Character Merchandising: International Experience And Indian Perspective

by Raman Mittal
University of Delhi, Associate Professor, Delhi, India

Merchandising of intellectual property (IP) is the marketing technique where the goods or services are decorated and embellished with established IP with an aim that such embellishment will induce the public to buy them. A coffee mug carrying the image of Spider-man, a toy made in the shape of He-man, a T-shirt with a logo of Harvard University, a rakhi in the shape of Donald Duck are all instances of merchandising of various forms of IP. In all these examples, IP such as trademarks, copyrights and designs belonging to others have been used by the producer of goods/services. The producer could, however, do that only through licensing of relevant IP rights.

It was with the appearance of Mickey Mouse and other Disney characters in the 1930s that the concept of merchandising became a significant licensing business practice. The concept of ‘characters’ was fuelled by popular magazines and comics. With the arrival of radio, films, television, and advertising, the concept of merchandising became an industry in its own right. In recent years, the business of so-called ‘merchandising’ of names and images of fictional characters and celebrities has become commonplace, and is ‘probably a multi-billion industry in the Western World.’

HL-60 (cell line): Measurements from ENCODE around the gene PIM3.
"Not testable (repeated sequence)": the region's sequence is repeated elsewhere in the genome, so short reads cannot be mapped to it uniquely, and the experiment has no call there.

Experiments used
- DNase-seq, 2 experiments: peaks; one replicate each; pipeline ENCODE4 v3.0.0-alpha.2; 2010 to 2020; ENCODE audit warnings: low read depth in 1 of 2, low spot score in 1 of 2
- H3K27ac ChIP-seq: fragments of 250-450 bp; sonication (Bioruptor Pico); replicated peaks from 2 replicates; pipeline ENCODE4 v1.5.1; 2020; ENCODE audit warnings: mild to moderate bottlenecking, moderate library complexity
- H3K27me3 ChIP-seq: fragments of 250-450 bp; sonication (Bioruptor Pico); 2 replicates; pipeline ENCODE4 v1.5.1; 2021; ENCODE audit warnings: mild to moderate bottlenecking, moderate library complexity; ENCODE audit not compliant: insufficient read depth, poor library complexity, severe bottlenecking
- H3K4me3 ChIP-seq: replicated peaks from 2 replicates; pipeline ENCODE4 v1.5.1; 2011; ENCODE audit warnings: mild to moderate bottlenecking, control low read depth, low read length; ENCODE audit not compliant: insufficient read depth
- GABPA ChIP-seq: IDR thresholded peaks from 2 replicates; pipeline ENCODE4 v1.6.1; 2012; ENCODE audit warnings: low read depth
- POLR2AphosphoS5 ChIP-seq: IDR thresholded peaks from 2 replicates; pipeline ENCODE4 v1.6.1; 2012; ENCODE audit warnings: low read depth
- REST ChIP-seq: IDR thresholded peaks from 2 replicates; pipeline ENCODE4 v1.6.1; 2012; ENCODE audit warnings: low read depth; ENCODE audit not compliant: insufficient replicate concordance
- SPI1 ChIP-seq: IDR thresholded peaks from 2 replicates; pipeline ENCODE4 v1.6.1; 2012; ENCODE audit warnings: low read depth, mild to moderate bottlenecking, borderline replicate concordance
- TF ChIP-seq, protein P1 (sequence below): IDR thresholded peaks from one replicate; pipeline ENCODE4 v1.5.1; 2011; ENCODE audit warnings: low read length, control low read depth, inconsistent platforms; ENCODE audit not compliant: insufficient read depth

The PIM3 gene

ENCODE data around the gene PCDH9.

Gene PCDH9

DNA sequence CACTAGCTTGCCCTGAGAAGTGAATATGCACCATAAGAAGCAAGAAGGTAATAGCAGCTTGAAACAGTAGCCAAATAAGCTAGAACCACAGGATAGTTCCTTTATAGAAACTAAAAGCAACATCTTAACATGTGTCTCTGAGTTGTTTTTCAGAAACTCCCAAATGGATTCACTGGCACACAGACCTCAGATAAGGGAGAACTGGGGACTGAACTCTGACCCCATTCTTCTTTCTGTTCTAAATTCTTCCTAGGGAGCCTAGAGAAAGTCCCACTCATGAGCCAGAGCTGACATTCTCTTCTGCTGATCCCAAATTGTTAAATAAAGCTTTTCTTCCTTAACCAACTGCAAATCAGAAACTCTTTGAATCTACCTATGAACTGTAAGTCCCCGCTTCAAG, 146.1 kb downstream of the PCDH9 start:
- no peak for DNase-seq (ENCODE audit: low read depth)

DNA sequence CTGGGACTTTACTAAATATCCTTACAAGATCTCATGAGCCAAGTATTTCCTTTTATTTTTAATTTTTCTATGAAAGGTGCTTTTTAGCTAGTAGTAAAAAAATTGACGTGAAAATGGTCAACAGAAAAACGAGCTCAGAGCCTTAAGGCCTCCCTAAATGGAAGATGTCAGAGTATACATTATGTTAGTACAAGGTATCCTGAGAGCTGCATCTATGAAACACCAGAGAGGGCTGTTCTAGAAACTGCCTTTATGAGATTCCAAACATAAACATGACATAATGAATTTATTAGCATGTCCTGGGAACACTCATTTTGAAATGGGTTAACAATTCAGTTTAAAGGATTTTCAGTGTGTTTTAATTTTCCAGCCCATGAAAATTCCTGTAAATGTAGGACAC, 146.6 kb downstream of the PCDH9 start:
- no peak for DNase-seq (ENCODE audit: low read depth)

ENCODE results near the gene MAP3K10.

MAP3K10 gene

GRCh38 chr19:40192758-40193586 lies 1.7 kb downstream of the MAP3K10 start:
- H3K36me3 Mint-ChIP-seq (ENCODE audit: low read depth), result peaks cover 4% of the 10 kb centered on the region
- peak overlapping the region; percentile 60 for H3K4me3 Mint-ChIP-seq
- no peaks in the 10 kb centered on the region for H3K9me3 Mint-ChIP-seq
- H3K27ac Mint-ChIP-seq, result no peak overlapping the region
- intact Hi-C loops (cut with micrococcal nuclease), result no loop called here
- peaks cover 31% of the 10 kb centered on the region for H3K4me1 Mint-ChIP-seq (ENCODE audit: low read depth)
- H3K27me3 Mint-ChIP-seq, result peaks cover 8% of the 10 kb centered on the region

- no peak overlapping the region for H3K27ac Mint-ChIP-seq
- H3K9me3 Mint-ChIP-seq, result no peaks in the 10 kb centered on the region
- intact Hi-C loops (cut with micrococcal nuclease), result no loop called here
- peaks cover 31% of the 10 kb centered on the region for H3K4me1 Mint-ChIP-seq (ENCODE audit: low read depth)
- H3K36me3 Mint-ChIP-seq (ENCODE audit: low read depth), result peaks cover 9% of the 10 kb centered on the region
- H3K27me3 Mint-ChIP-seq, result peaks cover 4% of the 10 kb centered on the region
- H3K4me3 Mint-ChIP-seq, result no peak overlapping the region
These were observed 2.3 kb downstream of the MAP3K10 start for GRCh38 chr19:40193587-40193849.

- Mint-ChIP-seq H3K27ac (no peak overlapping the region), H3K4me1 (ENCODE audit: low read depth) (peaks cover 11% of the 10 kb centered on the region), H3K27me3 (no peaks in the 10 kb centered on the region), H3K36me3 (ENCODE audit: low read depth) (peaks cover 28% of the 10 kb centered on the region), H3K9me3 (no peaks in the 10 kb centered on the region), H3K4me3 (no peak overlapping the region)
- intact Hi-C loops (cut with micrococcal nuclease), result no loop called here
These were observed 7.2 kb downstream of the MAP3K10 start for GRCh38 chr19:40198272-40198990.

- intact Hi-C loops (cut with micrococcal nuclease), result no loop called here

This article, on the one hand, seeks to dissect the practice of character merchandising so as to find out its true meaning and scope and, on the other hand, it analyses the practice from various different angles of laws implicated, licensing of intellectual property rights, together with its commercial potential and associated legal risks. The meaning of this law is best illustrated by principle cases on the subject— therefore the article looks into various interesting controversies and leading cases that this practice has generated. This article draws on the commercial practice of character merchandising, the related legal disputes and the consequent jurisprudence that developed in the Western World and transposes the same in Indian settings, and tries to examine the Indian legal framework in this context.


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